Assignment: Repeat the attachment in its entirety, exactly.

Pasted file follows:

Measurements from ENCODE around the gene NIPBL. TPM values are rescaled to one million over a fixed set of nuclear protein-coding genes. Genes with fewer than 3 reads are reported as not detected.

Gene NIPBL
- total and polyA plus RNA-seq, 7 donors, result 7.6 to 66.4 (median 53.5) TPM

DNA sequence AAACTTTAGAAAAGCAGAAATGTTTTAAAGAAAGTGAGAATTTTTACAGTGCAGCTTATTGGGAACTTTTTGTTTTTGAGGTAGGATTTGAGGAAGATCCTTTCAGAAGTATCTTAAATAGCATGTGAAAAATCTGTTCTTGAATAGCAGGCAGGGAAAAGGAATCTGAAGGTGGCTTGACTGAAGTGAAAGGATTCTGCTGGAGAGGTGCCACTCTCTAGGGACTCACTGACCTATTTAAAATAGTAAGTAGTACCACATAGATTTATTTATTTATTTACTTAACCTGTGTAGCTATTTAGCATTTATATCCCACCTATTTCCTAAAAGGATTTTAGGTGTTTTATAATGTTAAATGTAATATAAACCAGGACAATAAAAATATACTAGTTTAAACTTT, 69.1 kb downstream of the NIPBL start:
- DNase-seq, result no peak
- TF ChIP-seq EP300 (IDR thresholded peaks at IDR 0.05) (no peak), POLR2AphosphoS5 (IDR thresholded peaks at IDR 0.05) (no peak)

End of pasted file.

Measurements from ENCODE around the gene NIPBL. TPM values are rescaled to one million over a fixed set of nuclear protein-coding genes. Genes with fewer than 3 reads are reported as not detected.

Gene NIPBL
- total and polyA plus RNA-seq, 7 donors, result 7.6 to 66.4 (median 53.5) TPM

DNA sequence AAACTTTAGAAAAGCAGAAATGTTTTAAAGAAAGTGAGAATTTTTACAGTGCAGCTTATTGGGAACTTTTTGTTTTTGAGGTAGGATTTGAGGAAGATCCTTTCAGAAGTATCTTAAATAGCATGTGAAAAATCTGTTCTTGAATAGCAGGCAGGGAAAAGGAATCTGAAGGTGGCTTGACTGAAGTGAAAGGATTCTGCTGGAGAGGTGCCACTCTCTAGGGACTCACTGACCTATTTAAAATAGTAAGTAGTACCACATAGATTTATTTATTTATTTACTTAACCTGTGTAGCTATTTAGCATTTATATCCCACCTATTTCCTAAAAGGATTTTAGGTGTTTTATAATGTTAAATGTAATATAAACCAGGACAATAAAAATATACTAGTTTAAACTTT, 69.1 kb downstream of the NIPBL start:
- DNase-seq, result no peak
- TF ChIP-seq EP300 (IDR thresholded peaks at IDR 0.05) (no peak), POLR2AphosphoS5 (IDR thresholded peaks at IDR 0.05) (no peak)